Pocket Chocolate has been playing together for about five years now. With nine members, a recorded EP, and too many show dates played to cite, it has instilled in Gabe an ability to coordinate on a grand scale. Drawing from his affinity for live albums and yesteryear’s popular method of one room, the band chose to record their EP in an altogether fashion at Downman Sounds in Gentilly, New Orleans. And in doing so sought to capture the raw sound; that sonic moment in time. Dalton added, “The big thing of that was doing it together in a live room, but taking full advantage of the recording process. And being able to go over afterward with the same microphone, the same horn players, and the same take, but just kind of reverberate and polish up those parts. You’re able to put the focus in and drill it. That way they have the credit they deserve for the work they put in for the parts.” The EP consists of five original tracks, as well as two covers in Pocket Chocolate style. And by saying that I mean you might hear what starts off as a cover of Fire on the Bayou by The Meters. Then it may break off into a jam session and gradually morph into Fly Like an Eagle by the Steve Miller Band. It’s a unique sound and presents an interesting contribution to the cover format. The band is shooting for a full-length album around summertime this year filled with originals and covers in similar fashion. For Gabe, learning song structure has helped with the process of structuring an album. And writing together with eight other members will always send the band on a journey to find its own best practices. “A lot of times, it will inevitably change just because there’s eight other people… that get a certain feeling or idea from what I have. You have to compromise and be willing to kind of go somewhere where you might not have thought that it could go.” And sometimes, believe it or not, things seem to fall right into place for the band. “It’s almost like musical vomiting. You know, just like throwing every idea you have possible. Because inevitably, once you keep going, you’ll find something where it’s like ok this is, I can work with this. And so, we got to that point with this specific one. This was just the rhythm section; so, guitar, bass, drums. I think Dalton was probably there as well on percussion and keys. And we kind of had a brainstorm of a certain idea that we wanted to continue with. But it was pretty much just one section of a song. And then we jammed a little bit with my cousin who plays guitar and it just was like oh, here we go! We have the chorus part now. We have the little interlude section or whatever. And then the horns kind of came in and have been working up a little part. Yeah, from where it started it’s just so cool.” This process is somewhat mirrored in their live performances. Only, it is more reminiscent of a comedian on stage with new material for the first time. They are working things out; using opportunities as a litmus to see what works and what doesn’t. And the final product is as close to what was in their mind at the time as can possibly be. Sometimes that means using a lull in the head count of a crowd at a bar to perform an original song they’ve never before performed live. “This can’t hurt. And it matters, obviously because it’s practice, you know. It’s getting the work in and reps. But the pressure’s off maybe a little bit more. And that kind of gives you a little more opportunity to maybe, you know, maybe I’ll try this out.”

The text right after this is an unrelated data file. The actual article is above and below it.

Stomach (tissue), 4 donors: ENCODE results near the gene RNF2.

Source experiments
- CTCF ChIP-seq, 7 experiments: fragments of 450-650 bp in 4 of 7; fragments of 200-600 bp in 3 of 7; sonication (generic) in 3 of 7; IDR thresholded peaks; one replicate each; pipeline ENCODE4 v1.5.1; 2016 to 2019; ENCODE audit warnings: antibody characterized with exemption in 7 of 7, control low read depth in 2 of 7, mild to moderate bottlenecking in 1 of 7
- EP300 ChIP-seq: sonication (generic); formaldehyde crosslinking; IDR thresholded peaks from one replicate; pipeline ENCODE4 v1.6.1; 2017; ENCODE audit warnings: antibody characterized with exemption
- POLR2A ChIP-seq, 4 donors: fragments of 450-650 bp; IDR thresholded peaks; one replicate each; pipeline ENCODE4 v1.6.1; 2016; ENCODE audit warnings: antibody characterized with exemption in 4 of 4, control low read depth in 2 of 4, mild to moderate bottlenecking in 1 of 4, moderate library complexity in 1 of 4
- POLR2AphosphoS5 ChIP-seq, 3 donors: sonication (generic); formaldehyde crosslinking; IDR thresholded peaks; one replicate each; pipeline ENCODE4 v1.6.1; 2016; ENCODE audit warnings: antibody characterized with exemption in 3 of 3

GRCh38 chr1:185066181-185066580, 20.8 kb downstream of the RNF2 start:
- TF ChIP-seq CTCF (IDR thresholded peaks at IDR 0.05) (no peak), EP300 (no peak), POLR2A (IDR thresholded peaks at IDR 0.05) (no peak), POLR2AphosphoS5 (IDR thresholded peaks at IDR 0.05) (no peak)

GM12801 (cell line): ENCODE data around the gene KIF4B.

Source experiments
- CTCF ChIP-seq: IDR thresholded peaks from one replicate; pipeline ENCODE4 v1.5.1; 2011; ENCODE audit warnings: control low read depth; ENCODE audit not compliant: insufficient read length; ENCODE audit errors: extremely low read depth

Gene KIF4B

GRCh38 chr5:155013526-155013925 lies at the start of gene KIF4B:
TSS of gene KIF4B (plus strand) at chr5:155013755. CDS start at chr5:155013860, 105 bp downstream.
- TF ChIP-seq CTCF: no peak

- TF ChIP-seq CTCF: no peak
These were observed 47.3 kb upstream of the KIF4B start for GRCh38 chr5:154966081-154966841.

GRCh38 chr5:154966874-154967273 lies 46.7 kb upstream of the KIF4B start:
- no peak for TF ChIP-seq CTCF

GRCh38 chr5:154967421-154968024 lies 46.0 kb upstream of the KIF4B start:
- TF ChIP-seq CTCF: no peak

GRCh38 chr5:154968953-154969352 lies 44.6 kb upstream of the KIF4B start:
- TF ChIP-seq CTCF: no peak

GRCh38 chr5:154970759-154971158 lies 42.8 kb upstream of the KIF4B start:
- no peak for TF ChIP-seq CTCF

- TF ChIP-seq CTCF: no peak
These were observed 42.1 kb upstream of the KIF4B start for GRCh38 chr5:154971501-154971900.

The influence of many members has had a positive impact in other ways. It has been instrumental in creating an identity for the band. And not just in terms of physical presentation on stage, but in their own sound and abilities. Being rooted in that New Orleans sound, it would be a stretch to cover certain local groups lacking the horn section, for instance. But boasting a brass section of three sax players and two trumpet players has given them the competence to tackle such things. Building upon this, the band has extended their reach and appeal through strategy. Booking Krewe du Vieux Ball and the Krewe of MadHatters parade this year meant setting a deadline on the EP. And seeking to present their recorded work closely to what crowds have come to love in their performances, they have arranged their track list much like their live shows.
In my time interviewing, I have yet to meet a band member, studio head, or venue owner whose company I didn’t enjoy. And if you know me, that’s saying a lot! Gabe and Dalton were no exception. They seemed grateful for this opportunity, and willing to open their minds for my perusal. The idea that any one of my interview subjects could be, or already are, a global sensation is cast aside. And for that moment we are all just people with a common love for music. We discussed so much more in my time there; too much to cover here. But you can catch the podcast of this interview at https://neworleansmusicians.podbean.com/. And the interview will be disseminated in parts and ultimately as a whole on our Youtube Channel. My sincerest thanks go out to Dalton Stieffel and Gabe France for allowing me an intimate perspective of their lives and hard work. More from Pocket Chocolate can be found on our site, Neworleansmusicians.com and also https://pocketchocolatemusic.wixsite.com/pocketchocolatemusic.
Author: David Trahan